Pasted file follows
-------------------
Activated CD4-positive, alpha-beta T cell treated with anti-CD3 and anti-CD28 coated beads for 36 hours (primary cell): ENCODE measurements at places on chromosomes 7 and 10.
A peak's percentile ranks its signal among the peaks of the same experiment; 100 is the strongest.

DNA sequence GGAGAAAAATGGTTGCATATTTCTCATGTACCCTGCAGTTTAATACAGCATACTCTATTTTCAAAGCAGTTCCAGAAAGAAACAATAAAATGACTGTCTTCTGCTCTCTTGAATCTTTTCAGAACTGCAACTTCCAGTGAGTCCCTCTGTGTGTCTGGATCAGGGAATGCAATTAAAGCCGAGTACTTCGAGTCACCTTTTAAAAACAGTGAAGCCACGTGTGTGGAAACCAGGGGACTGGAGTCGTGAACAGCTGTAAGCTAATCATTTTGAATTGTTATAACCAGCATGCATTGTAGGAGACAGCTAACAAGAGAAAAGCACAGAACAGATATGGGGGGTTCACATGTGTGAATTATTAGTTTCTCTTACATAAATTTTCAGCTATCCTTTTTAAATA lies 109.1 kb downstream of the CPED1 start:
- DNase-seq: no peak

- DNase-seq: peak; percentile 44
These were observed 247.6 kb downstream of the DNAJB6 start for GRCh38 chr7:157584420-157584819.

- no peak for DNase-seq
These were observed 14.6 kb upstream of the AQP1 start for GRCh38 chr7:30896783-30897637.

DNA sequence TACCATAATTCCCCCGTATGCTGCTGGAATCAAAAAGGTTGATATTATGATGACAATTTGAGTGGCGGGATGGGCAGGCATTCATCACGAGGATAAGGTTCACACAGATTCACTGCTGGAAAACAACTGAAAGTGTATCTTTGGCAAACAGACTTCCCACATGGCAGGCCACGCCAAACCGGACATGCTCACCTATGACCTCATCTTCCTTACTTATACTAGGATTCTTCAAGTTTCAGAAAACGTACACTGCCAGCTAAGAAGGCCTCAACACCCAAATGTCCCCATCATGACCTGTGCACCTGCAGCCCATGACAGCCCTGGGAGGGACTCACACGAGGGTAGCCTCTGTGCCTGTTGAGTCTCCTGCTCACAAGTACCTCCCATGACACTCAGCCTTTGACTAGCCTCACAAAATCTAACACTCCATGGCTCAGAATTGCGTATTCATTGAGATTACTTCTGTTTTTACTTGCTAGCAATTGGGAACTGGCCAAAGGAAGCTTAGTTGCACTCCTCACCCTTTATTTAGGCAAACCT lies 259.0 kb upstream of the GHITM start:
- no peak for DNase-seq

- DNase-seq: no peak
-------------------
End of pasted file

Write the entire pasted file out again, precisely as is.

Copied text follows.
Activated CD4-positive, alpha-beta T cell treated with anti-CD3 and anti-CD28 coated beads for 36 hours (primary cell): ENCODE measurements at places on chromosomes 7 and 10.
A peak's percentile ranks its signal among the peaks of the same experiment; 100 is the strongest.

DNA sequence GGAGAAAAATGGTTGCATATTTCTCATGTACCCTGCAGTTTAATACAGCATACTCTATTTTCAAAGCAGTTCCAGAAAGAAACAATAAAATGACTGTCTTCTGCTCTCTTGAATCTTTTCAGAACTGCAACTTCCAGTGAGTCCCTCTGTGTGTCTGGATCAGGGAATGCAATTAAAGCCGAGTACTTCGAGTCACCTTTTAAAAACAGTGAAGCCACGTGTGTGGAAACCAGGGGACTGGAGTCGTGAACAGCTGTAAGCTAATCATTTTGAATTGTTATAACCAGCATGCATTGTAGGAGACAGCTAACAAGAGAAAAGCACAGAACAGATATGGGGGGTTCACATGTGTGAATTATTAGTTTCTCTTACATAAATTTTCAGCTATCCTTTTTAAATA lies 109.1 kb downstream of the CPED1 start:
- DNase-seq: no peak

- DNase-seq: peak; percentile 44
These were observed 247.6 kb downstream of the DNAJB6 start for GRCh38 chr7:157584420-157584819.

- no peak for DNase-seq
These were observed 14.6 kb upstream of the AQP1 start for GRCh38 chr7:30896783-30897637.

DNA sequence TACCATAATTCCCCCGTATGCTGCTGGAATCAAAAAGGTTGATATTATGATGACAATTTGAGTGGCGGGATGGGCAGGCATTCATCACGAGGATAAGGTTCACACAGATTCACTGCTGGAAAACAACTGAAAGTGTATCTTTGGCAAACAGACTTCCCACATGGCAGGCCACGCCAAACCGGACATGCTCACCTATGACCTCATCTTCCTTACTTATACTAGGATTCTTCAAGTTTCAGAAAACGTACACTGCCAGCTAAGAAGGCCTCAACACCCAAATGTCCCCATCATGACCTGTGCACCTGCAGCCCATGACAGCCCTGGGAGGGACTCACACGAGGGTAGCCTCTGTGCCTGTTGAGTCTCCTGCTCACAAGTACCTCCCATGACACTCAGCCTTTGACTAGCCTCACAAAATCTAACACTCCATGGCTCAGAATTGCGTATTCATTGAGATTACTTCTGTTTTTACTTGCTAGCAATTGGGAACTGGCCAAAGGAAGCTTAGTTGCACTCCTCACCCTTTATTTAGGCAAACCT lies 259.0 kb upstream of the GHITM start:
- no peak for DNase-seq

- DNase-seq: no peak